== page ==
What’s at stake
Polls show that the cost of health care is top of mind for Republicans and Democrats alike leading into midterm elections. The issue has been especially important to swing voters, making for some tight races in traditionally uncontested districts, said Patrick Murray, director of the Monmouth University Polling Institute.
"These swing voters, the issue that's really driving them is they're one health care crisis away from the rug being pulled out from under them," Murray said.
The number of people with health insurance has never been higher – 92 percent of New Jersey residents are covered – but out-of-pocket expenses for deductibles and premiums are far outpacing growth in wages and overall inflation. An analysis of employer-sponsored health plans, the most common kind of insurance for people under age 65, by the Robert Wood Johnson Foundation, found that New Jersey had some of the highest premium prices – and greatest increases in prices – in the country. Single coverage through an employer cost an average of $7,074, up 9 percent from 2016, with employees paying about a quarter of the price, plus deductibles and co-pays.
At the same time, Republicans led by President Trump have succeeded in dismantling some key parts of the Affordable Care Act enacted under the Obama administration. The tax penalty for people who don't buy insurance was reduced to zero, spelling an end to a major incentive for healthy people to stay insured. Short-term health plans, which the law limited because they don't cover some services deemed essential, like maternity and mental health (including addiction treatment), are now more accessible, a move that could leave people without needed coverage. The latest legal challenge to the law threatens to undo guaranteed coverage for people with pre-existing conditions, one of the health law's most popular provisions. In a late August phone survey of 1,201 adults by the Kaiser Family Foundation, 58 percent of Republicans and 86 percent of Democrats said it was "very important" this provision remain intact.
New Jersey's Third Congressional District: Second-term U.S. Rep. Tom MacArthur was the only New Jersey Republican to support his party's efforts last year to repeal the Affordable Care Act. He introduced an amendment that helped move repeal legislation through the House, though a companion bill was never passed by the Senate. MacArthur's amendment would have allowed states to opt out of certain parts of the law, including coverage for pre-existing conditions. Instead, it set up high-risk pools for the costliest patients, an effort that has failed in the past as the pools went broke.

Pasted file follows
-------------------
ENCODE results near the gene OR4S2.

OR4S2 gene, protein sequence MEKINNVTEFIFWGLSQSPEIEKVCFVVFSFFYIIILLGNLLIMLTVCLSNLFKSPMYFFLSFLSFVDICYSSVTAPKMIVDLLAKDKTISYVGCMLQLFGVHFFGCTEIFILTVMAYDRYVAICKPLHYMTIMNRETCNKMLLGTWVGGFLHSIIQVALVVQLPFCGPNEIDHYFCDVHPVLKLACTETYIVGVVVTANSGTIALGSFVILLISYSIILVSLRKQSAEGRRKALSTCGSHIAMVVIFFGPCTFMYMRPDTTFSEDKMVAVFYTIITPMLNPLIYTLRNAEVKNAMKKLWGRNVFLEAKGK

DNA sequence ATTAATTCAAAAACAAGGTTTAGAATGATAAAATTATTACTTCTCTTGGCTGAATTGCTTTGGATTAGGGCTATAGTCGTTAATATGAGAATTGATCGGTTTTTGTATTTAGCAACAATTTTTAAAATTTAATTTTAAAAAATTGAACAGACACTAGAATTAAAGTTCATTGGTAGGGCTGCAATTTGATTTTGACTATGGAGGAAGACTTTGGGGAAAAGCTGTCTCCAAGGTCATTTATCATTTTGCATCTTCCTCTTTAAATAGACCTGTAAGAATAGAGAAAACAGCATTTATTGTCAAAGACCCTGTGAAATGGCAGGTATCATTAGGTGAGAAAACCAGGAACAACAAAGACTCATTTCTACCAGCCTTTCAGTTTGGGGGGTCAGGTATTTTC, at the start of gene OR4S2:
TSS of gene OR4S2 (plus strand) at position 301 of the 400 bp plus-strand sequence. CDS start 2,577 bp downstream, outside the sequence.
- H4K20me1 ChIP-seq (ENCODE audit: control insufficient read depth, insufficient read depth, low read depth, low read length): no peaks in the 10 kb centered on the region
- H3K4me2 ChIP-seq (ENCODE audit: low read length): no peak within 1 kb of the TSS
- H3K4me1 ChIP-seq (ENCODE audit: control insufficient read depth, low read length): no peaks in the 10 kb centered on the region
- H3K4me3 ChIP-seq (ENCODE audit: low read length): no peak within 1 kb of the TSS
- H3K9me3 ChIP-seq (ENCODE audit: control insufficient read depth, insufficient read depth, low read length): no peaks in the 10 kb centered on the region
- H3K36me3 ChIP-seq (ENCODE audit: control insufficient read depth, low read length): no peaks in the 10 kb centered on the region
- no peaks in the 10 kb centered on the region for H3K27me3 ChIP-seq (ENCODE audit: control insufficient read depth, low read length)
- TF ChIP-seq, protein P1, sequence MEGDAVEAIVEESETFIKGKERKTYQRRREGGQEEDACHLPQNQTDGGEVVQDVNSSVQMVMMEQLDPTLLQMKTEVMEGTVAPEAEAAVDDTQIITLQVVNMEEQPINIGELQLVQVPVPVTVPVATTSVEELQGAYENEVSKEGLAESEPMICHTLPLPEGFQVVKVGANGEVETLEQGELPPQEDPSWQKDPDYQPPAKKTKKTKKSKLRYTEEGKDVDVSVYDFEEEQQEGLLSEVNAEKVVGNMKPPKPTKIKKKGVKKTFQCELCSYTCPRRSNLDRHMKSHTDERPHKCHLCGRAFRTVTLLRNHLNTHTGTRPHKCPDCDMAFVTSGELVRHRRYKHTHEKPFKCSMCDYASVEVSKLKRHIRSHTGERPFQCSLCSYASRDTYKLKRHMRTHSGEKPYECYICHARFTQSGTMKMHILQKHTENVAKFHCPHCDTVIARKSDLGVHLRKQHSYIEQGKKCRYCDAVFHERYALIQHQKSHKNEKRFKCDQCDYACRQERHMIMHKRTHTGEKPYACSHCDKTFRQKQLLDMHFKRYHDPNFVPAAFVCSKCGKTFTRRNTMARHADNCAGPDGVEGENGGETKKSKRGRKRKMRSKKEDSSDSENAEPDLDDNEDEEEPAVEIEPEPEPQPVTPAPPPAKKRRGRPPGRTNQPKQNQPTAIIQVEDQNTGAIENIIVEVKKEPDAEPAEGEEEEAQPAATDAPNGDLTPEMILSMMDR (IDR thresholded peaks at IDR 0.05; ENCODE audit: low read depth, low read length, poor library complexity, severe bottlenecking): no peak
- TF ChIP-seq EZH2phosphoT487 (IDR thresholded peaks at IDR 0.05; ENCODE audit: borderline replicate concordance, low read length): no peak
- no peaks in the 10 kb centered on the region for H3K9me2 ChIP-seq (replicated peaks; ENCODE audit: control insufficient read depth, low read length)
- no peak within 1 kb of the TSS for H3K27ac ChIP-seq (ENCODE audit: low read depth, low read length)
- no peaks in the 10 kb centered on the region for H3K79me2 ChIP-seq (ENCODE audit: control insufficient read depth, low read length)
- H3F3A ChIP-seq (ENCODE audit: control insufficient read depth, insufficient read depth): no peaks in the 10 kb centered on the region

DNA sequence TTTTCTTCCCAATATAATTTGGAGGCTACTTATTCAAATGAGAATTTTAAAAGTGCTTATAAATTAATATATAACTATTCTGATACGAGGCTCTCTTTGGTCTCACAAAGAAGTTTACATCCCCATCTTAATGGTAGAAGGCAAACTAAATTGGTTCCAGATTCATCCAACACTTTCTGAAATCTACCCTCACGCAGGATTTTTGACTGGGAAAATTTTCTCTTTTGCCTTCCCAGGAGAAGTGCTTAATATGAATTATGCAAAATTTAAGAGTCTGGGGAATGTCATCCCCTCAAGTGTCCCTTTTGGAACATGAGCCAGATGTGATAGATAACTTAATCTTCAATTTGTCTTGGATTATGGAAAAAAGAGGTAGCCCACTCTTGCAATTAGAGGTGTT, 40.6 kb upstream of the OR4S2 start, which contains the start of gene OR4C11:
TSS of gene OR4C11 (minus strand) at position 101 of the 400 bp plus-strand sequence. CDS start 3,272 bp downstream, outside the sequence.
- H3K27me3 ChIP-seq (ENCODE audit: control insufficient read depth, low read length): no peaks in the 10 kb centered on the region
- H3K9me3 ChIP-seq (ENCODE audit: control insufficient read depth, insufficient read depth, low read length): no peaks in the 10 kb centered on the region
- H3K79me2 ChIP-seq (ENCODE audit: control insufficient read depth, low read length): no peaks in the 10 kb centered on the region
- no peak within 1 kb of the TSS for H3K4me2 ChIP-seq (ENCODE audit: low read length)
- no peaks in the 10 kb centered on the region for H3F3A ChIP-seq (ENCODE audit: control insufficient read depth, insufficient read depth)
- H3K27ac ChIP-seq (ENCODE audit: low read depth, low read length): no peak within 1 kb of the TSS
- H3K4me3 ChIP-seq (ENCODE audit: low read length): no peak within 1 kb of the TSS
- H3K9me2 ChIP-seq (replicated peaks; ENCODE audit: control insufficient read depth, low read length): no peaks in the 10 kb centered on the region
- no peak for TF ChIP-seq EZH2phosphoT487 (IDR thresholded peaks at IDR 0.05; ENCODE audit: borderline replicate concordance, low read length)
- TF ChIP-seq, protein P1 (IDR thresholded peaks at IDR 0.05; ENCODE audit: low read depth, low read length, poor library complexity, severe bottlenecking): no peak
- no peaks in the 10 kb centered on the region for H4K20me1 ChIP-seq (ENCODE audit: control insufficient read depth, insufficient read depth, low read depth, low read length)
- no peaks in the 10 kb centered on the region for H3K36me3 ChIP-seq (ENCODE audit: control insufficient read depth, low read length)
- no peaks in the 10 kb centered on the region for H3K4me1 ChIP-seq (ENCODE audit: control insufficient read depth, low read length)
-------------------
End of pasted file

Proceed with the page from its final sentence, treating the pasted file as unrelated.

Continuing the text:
Despite criticism that his health plan could leave people uninsured, health care and taxes have been top issues in MacArthur's race against Democrat Andy Kim, a Rhodes Scholar who worked under President George W. Bush and President Obama. Kim has said he was motivated to challenge MacArthur after seeing news coverage of the ACA repeal bill, and MacArthur's amendment, on a television in a hospital waiting room. Kim was there during one of his wife's many medical appointments before the birth of their second child, who doctors worried was underweight.
U.S. Senate in New Jersey: Prescription drug costs have taken a leading role in the race between a former pharmaceutical CEO, Bob Hugin, and incumbent Bob Menendez. The Democratic senator has blamed Hugin for rising costs of cancer medications made by New Jersey-based Celgene. Hugin, meanwhile, has zeroed in on nearly $1 million in campaign contributions Menendez has accepted from pharmaceutical companies.
Health care has dominated political campaign advertising in New Jersey, coming up in 65 percent of television ads, according to the Wesleyan Media Project, which analyzed data from Kantar Media/CMAG on ad buys for broadcast television, national network and national cable in September. In contrast, health care was mentioned in about a third of campaign ads in Pennsylvania. Nationally, about half of Democratic campaign ads and 28 percent of Republican ads have talked about health care. In September, Democrats launched a seven-figure Health Care Voter campaign, which Axios described as a "last-minute push to try to pull voters in Democrats' direction with an issue that Democrats think Republicans can't talk about on the campaign trail." The national campaign targets districts with tight races in states such as California, Florida and Maine.